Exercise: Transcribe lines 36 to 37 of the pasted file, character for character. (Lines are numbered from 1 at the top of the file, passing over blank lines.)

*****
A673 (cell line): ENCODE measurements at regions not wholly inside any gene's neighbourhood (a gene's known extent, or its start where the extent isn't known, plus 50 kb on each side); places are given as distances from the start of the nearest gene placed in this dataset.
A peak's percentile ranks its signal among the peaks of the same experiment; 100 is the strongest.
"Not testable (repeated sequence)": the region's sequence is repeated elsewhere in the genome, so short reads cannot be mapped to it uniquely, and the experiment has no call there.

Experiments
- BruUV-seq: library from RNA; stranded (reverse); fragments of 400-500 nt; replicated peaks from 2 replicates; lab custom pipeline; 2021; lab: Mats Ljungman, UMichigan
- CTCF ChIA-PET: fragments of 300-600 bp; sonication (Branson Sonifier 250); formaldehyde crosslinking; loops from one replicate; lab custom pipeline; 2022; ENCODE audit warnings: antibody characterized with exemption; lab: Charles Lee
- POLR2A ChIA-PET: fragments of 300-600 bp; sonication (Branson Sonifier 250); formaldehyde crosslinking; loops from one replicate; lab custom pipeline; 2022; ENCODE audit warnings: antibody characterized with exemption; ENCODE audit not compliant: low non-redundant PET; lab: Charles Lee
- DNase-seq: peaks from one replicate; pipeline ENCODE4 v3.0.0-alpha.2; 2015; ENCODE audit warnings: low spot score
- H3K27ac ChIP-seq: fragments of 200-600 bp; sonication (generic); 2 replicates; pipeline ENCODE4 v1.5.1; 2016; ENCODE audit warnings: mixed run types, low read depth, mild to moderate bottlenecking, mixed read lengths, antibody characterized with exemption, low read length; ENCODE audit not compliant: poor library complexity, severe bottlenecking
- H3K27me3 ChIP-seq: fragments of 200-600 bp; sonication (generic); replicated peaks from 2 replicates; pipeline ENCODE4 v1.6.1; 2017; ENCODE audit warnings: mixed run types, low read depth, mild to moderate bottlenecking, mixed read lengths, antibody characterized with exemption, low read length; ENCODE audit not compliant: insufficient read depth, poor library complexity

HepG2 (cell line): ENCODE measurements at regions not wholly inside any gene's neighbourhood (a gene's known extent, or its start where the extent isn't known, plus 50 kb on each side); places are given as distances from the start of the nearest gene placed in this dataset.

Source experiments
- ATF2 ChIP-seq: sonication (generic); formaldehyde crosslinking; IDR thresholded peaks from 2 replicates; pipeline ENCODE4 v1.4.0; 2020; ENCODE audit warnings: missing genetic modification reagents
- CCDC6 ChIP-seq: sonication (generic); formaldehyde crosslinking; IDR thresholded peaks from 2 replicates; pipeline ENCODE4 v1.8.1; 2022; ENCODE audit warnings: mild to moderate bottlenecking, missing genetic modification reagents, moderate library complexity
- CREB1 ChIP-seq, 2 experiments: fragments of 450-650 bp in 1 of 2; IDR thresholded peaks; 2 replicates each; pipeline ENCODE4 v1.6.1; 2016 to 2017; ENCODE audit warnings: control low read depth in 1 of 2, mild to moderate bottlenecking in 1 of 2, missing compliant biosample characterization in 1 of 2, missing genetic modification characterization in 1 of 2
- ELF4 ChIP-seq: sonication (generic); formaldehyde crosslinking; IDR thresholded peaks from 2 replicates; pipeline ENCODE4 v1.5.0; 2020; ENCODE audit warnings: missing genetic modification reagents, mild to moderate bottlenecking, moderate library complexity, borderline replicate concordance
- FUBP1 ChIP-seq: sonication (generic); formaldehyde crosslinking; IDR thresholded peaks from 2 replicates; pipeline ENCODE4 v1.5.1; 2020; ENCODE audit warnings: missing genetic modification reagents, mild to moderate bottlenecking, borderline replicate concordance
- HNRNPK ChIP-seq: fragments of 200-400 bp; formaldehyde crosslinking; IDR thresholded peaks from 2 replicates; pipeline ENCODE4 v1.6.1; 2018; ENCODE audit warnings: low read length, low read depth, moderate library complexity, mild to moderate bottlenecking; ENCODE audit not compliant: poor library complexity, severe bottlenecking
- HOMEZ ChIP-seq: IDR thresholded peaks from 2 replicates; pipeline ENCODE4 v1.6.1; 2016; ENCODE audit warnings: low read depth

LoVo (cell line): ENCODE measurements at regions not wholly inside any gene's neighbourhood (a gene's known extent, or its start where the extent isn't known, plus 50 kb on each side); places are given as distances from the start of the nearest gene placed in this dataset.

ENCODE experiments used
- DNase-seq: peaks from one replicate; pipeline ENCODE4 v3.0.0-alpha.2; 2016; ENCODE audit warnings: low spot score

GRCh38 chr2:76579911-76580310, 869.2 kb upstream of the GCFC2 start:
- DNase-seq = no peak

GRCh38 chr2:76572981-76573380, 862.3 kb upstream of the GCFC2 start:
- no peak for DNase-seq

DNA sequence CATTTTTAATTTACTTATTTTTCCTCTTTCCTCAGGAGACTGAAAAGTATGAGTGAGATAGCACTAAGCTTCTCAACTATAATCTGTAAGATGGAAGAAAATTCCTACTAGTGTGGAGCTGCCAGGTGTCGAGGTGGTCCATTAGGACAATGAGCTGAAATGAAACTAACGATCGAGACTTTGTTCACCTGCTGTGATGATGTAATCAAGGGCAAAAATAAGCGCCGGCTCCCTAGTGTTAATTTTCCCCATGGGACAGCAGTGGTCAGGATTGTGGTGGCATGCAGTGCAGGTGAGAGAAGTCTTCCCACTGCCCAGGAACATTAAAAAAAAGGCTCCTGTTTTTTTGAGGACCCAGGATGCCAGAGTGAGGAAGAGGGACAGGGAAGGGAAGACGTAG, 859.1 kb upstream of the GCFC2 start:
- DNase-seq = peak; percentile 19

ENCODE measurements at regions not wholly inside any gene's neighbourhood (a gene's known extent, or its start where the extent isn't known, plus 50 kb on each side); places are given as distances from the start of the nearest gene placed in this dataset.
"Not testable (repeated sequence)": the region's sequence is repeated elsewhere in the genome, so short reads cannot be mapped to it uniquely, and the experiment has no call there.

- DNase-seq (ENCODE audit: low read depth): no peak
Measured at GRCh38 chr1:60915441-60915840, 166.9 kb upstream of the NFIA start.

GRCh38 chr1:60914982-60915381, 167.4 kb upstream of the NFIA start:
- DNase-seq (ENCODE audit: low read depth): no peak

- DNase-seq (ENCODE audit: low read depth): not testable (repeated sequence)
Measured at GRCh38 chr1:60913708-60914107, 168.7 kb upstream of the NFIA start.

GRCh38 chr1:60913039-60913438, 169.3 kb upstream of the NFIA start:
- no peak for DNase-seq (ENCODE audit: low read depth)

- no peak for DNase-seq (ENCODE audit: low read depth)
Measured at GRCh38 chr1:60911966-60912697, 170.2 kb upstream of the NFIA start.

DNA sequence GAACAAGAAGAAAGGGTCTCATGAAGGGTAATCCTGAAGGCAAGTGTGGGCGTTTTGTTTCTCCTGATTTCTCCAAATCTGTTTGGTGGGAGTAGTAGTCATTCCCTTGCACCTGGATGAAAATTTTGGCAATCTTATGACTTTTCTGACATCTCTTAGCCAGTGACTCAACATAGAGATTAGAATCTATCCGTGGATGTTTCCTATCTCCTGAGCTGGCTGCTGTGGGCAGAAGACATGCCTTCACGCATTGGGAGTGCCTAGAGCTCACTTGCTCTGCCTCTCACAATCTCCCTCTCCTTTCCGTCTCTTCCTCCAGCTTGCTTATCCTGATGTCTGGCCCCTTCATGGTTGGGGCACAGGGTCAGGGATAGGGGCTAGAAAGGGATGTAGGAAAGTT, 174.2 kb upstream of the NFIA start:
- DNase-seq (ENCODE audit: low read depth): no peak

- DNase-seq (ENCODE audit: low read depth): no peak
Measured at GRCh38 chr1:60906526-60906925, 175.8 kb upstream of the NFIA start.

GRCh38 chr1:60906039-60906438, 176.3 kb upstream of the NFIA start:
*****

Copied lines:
Measured at GRCh38 chr1:60913708-60914107, 168.7 kb upstream of the NFIA start.

GRCh38 chr1:60913039-60913438, 169.3 kb upstream of the NFIA start: